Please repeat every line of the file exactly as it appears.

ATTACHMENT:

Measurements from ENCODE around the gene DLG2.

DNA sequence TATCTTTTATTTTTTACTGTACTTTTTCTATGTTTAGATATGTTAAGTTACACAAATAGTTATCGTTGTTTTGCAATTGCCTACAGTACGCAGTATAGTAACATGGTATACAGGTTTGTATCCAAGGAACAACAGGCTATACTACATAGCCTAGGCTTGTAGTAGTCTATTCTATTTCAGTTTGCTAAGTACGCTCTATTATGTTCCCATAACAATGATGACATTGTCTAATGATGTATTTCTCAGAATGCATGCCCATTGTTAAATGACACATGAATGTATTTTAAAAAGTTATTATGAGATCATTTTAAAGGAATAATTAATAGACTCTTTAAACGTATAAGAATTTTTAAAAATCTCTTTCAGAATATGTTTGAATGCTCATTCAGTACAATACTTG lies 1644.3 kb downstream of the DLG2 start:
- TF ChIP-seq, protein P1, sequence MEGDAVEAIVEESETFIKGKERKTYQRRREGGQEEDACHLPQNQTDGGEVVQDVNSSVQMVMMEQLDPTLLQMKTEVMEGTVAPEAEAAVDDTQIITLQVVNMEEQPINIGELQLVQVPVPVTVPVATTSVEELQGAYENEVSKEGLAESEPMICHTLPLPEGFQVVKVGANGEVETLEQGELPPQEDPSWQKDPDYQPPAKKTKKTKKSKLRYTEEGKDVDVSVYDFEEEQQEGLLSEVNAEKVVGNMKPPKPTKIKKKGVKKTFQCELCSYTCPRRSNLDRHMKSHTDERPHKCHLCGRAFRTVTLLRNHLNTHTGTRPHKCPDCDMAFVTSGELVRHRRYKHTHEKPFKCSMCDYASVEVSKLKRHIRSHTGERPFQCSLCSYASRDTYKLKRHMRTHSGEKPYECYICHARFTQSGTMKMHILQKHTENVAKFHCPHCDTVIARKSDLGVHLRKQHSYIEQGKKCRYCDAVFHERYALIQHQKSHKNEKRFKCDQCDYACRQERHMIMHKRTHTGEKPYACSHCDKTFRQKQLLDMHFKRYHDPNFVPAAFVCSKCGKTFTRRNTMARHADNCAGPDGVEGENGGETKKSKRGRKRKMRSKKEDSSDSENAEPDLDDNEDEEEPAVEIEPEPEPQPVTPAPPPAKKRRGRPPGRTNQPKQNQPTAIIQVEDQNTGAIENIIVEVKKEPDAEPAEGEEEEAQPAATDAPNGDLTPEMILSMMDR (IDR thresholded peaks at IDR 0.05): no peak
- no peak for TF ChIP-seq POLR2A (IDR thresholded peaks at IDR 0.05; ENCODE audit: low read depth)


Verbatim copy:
Measurements from ENCODE around the gene DLG2.

DNA sequence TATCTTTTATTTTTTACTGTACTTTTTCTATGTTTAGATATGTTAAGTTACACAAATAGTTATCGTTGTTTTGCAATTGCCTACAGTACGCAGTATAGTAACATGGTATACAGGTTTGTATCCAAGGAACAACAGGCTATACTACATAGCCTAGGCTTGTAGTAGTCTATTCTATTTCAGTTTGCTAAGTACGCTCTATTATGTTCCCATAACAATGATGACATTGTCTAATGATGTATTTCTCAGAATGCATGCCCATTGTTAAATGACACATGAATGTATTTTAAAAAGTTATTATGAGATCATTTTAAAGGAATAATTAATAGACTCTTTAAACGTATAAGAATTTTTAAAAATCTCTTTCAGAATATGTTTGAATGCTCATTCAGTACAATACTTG lies 1644.3 kb downstream of the DLG2 start:
- TF ChIP-seq, protein P1, sequence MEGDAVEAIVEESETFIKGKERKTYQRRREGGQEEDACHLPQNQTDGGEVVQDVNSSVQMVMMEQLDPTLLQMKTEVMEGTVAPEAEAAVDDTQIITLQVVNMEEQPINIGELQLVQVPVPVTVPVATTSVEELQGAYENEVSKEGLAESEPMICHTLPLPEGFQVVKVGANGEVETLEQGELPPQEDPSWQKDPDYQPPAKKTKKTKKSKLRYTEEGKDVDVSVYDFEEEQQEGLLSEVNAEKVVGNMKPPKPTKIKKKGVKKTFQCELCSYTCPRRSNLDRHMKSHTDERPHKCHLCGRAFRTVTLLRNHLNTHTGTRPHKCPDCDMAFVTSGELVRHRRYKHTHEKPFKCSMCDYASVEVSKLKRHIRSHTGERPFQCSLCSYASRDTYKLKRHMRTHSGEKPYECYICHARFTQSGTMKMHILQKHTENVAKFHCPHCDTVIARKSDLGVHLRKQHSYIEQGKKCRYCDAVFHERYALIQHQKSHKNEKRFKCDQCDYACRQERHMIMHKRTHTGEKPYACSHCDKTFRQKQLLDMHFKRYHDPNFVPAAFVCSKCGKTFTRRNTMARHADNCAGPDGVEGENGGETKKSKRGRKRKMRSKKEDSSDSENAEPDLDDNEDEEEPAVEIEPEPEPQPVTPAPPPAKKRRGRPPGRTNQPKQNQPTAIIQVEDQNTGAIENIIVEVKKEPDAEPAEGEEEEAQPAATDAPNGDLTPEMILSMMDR (IDR thresholded peaks at IDR 0.05): no peak
- no peak for TF ChIP-seq POLR2A (IDR thresholded peaks at IDR 0.05; ENCODE audit: low read depth)